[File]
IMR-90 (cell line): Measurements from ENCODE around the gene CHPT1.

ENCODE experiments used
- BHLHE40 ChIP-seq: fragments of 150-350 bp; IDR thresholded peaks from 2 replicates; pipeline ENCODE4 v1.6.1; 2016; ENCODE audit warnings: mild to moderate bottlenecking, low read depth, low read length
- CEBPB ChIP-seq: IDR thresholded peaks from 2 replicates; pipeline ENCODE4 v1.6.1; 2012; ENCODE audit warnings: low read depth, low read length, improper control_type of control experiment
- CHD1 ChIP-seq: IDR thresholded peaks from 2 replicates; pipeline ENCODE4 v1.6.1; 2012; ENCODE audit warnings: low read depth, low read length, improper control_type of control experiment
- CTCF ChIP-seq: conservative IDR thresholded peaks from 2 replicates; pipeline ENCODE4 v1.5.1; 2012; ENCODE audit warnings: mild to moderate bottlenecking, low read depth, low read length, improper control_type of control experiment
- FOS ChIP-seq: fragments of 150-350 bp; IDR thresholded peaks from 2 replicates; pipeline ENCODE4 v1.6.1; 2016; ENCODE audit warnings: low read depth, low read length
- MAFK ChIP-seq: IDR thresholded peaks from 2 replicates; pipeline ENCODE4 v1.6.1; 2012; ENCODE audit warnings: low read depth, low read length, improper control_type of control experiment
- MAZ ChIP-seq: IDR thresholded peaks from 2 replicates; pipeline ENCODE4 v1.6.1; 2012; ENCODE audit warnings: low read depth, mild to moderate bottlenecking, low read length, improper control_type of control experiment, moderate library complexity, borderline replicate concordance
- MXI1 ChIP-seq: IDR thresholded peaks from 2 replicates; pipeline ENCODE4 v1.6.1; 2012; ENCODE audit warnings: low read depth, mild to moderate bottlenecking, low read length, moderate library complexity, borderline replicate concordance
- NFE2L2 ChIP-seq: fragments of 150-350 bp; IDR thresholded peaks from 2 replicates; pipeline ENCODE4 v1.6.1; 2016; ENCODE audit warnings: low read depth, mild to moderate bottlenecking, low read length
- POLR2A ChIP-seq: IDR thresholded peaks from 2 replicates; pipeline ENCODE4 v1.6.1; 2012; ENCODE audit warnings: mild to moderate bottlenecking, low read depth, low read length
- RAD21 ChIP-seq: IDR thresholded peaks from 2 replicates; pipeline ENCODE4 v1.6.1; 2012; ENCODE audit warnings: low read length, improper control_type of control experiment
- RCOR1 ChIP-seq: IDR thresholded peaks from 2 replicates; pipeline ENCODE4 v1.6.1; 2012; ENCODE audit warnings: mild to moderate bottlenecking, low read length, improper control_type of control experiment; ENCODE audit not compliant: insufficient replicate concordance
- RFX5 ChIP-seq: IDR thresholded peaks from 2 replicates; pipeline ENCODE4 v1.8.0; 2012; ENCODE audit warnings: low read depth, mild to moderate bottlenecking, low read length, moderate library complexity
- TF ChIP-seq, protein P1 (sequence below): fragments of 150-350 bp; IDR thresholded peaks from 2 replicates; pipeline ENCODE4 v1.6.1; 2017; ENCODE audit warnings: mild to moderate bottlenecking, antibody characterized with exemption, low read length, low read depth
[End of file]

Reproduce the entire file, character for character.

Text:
IMR-90 (cell line): Measurements from ENCODE around the gene CHPT1.

ENCODE experiments used
- BHLHE40 ChIP-seq: fragments of 150-350 bp; IDR thresholded peaks from 2 replicates; pipeline ENCODE4 v1.6.1; 2016; ENCODE audit warnings: mild to moderate bottlenecking, low read depth, low read length
- CEBPB ChIP-seq: IDR thresholded peaks from 2 replicates; pipeline ENCODE4 v1.6.1; 2012; ENCODE audit warnings: low read depth, low read length, improper control_type of control experiment
- CHD1 ChIP-seq: IDR thresholded peaks from 2 replicates; pipeline ENCODE4 v1.6.1; 2012; ENCODE audit warnings: low read depth, low read length, improper control_type of control experiment
- CTCF ChIP-seq: conservative IDR thresholded peaks from 2 replicates; pipeline ENCODE4 v1.5.1; 2012; ENCODE audit warnings: mild to moderate bottlenecking, low read depth, low read length, improper control_type of control experiment
- FOS ChIP-seq: fragments of 150-350 bp; IDR thresholded peaks from 2 replicates; pipeline ENCODE4 v1.6.1; 2016; ENCODE audit warnings: low read depth, low read length
- MAFK ChIP-seq: IDR thresholded peaks from 2 replicates; pipeline ENCODE4 v1.6.1; 2012; ENCODE audit warnings: low read depth, low read length, improper control_type of control experiment
- MAZ ChIP-seq: IDR thresholded peaks from 2 replicates; pipeline ENCODE4 v1.6.1; 2012; ENCODE audit warnings: low read depth, mild to moderate bottlenecking, low read length, improper control_type of control experiment, moderate library complexity, borderline replicate concordance
- MXI1 ChIP-seq: IDR thresholded peaks from 2 replicates; pipeline ENCODE4 v1.6.1; 2012; ENCODE audit warnings: low read depth, mild to moderate bottlenecking, low read length, moderate library complexity, borderline replicate concordance
- NFE2L2 ChIP-seq: fragments of 150-350 bp; IDR thresholded peaks from 2 replicates; pipeline ENCODE4 v1.6.1; 2016; ENCODE audit warnings: low read depth, mild to moderate bottlenecking, low read length
- POLR2A ChIP-seq: IDR thresholded peaks from 2 replicates; pipeline ENCODE4 v1.6.1; 2012; ENCODE audit warnings: mild to moderate bottlenecking, low read depth, low read length
- RAD21 ChIP-seq: IDR thresholded peaks from 2 replicates; pipeline ENCODE4 v1.6.1; 2012; ENCODE audit warnings: low read length, improper control_type of control experiment
- RCOR1 ChIP-seq: IDR thresholded peaks from 2 replicates; pipeline ENCODE4 v1.6.1; 2012; ENCODE audit warnings: mild to moderate bottlenecking, low read length, improper control_type of control experiment; ENCODE audit not compliant: insufficient replicate concordance
- RFX5 ChIP-seq: IDR thresholded peaks from 2 replicates; pipeline ENCODE4 v1.8.0; 2012; ENCODE audit warnings: low read depth, mild to moderate bottlenecking, low read length, moderate library complexity
- TF ChIP-seq, protein P1 (sequence below): fragments of 150-350 bp; IDR thresholded peaks from 2 replicates; pipeline ENCODE4 v1.6.1; 2017; ENCODE audit warnings: mild to moderate bottlenecking, antibody characterized with exemption, low read length, low read depth